Marsh told The Borgen Project that the organization chose to stay in rural areas because it “felt like there are many organizations working in Nairobi that address the HIV crisis there. These [three regions] are also areas where the communities have given us land to use to further our mission and/or support us in other ways.” Soteni has supported a number of projects in these communities that all work toward the overall betterment of the region.

Community Improvements

In 2009, Soteni worked with other organizations, including the Lake Victoria North Water Services Board, the Gender Sensitive Initiatives organization and the Kenyan Water Services Fund Trust, to bring safe drinking water to Mbakalo. The project included bringing the region 20 hand-pump wells and 20 springwater pipes. The local schools also received 15 three-door latrines and 12 rainwater harvesting tanks. In 2015, the organization also enacted the Improving Access to Family Planning Project in Ujunga to spread sexual health and family planning awareness and provide access to sexual reproductive health services.

Soteni opened a health center in Mbakalo in 2005 and has continued to improve it over the years. The center provides essential medical services through a seven-person staff. 200 to 300 citizens receive treatment here every month that includes antimalarials, antihistamines, antibiotics and some immunizations. The center has no electricity, but in 2008 Soteni installed a solar refrigerator for vaccines and medicines. Plans are currently underway to expand and upgrade the center.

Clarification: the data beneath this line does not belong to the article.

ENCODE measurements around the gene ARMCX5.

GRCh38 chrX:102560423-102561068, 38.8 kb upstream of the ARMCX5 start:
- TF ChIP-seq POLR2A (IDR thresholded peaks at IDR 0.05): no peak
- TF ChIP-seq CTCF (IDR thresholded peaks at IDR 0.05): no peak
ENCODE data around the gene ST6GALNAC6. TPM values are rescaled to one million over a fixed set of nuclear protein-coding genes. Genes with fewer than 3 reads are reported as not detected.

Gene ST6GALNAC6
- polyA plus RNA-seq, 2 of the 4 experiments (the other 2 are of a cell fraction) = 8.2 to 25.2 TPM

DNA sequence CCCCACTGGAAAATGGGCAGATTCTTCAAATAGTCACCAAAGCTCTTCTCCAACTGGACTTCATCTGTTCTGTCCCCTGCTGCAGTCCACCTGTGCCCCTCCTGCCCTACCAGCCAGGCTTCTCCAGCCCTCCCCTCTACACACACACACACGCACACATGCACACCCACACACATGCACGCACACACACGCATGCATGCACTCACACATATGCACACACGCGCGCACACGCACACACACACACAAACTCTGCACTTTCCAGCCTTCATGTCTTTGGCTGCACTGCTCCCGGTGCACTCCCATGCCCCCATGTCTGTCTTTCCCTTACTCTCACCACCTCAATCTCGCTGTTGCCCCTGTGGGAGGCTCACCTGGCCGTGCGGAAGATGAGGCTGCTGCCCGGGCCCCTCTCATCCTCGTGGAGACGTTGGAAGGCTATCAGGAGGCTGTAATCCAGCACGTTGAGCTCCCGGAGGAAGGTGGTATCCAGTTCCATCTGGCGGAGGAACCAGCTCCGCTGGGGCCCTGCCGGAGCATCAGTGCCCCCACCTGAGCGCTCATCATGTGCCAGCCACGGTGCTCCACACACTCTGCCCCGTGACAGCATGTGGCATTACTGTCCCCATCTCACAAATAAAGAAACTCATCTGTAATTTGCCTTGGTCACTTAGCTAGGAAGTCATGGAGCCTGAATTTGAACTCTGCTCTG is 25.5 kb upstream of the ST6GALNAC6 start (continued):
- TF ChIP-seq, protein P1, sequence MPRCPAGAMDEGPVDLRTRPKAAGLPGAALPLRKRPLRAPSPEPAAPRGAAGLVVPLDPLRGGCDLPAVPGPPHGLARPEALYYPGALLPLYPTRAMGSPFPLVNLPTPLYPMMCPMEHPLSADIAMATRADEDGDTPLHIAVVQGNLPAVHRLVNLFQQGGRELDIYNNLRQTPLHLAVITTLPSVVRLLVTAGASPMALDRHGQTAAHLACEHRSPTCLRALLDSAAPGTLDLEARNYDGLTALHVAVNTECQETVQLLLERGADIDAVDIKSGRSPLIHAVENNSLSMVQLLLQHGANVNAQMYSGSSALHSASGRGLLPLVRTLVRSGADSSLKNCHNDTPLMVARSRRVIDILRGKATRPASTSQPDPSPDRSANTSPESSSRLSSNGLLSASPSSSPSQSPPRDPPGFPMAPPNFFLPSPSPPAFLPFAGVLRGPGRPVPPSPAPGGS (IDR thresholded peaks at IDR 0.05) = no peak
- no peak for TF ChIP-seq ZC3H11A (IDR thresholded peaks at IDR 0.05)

International Cooperation

Soteni International requires leadership and cooperation in both the United States and Kenya to do its work. The organization has members and locations in both Cincinnati and Nairobi and members make trips back and forth annually. Supporters in the U.S. can donate time through volunteer work or make monetary and material donations.

According to Executive Director Marsh, “the heart of our organization are the people on the ground who work to support the mission.”  The organization and its community work are entirely grassroots, built from the ground up by people who saw a problem and wanted to be a part of the solution. Not only does its work better the lives of Kenyan citizens, but it also inspires citizens from the U.S. and around the globe.

– Megan Burtis

Photo: Flickr